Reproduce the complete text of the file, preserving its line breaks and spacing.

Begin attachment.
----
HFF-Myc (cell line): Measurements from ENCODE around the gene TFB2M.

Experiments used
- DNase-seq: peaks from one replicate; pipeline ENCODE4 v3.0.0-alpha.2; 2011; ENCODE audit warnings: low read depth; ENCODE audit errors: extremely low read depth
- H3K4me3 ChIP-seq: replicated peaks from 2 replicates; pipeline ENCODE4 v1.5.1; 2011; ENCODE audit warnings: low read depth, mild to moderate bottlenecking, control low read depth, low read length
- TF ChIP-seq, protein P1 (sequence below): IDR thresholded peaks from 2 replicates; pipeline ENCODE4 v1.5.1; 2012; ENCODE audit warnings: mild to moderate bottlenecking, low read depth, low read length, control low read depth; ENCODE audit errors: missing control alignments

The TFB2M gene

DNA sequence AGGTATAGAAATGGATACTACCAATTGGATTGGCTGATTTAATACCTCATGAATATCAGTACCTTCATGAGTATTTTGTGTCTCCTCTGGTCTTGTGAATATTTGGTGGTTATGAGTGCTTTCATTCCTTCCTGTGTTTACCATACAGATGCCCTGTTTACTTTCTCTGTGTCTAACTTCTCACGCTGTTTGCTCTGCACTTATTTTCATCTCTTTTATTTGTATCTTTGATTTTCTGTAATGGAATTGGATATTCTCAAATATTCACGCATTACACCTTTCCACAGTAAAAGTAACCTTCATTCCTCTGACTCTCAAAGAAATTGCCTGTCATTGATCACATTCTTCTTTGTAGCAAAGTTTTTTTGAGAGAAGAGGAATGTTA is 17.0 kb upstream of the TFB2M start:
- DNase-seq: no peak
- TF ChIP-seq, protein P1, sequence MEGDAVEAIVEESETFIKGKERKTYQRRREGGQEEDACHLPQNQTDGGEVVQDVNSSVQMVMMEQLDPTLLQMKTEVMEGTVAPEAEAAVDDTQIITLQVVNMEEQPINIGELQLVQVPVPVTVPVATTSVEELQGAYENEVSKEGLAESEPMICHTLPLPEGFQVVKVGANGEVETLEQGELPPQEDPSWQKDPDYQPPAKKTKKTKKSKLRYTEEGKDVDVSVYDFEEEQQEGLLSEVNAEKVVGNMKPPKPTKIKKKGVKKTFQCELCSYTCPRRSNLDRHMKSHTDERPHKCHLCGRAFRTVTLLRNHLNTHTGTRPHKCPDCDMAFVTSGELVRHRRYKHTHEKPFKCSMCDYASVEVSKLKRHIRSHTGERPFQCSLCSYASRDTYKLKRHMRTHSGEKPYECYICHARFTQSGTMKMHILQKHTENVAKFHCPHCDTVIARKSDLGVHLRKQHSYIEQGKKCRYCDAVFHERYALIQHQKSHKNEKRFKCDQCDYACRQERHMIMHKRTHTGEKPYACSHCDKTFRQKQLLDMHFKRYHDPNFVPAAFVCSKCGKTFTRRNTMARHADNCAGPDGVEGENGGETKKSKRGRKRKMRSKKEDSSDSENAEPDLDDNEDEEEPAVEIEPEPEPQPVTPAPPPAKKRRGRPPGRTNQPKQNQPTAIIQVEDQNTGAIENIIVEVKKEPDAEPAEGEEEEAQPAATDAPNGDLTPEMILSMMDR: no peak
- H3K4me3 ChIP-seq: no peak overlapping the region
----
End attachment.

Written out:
HFF-Myc (cell line): Measurements from ENCODE around the gene TFB2M.

Experiments used
- DNase-seq: peaks from one replicate; pipeline ENCODE4 v3.0.0-alpha.2; 2011; ENCODE audit warnings: low read depth; ENCODE audit errors: extremely low read depth
- H3K4me3 ChIP-seq: replicated peaks from 2 replicates; pipeline ENCODE4 v1.5.1; 2011; ENCODE audit warnings: low read depth, mild to moderate bottlenecking, control low read depth, low read length
- TF ChIP-seq, protein P1 (sequence below): IDR thresholded peaks from 2 replicates; pipeline ENCODE4 v1.5.1; 2012; ENCODE audit warnings: mild to moderate bottlenecking, low read depth, low read length, control low read depth; ENCODE audit errors: missing control alignments

The TFB2M gene

DNA sequence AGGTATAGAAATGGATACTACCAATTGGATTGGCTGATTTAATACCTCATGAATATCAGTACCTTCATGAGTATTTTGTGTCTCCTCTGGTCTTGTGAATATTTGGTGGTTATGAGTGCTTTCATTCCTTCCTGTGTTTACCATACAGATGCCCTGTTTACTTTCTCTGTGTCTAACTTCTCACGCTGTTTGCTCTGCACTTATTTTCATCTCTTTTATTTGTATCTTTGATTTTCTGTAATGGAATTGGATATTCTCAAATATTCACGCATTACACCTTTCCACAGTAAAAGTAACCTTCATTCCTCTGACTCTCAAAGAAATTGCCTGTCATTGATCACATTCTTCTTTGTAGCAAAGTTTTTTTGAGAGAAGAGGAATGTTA is 17.0 kb upstream of the TFB2M start:
- DNase-seq: no peak
- TF ChIP-seq, protein P1, sequence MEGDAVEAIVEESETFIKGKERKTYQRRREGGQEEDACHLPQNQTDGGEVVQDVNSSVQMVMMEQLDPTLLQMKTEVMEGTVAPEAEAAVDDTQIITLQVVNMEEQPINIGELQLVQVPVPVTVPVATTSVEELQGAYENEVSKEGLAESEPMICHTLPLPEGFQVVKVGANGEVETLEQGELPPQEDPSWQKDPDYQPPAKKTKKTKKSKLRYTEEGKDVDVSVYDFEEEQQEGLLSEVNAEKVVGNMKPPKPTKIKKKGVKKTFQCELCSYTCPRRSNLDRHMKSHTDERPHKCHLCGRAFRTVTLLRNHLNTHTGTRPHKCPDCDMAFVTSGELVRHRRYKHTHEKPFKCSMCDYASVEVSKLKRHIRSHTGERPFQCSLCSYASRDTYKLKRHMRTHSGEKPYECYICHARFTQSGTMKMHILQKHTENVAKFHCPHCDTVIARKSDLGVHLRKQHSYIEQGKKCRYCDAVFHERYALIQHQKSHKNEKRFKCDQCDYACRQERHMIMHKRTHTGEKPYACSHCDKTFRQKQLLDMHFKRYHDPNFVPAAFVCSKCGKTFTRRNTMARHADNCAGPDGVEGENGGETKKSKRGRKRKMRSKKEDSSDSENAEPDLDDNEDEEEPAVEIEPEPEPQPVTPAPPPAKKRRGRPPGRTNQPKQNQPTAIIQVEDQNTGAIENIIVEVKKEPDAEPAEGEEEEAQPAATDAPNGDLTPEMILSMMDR: no peak
- H3K4me3 ChIP-seq: no peak overlapping the region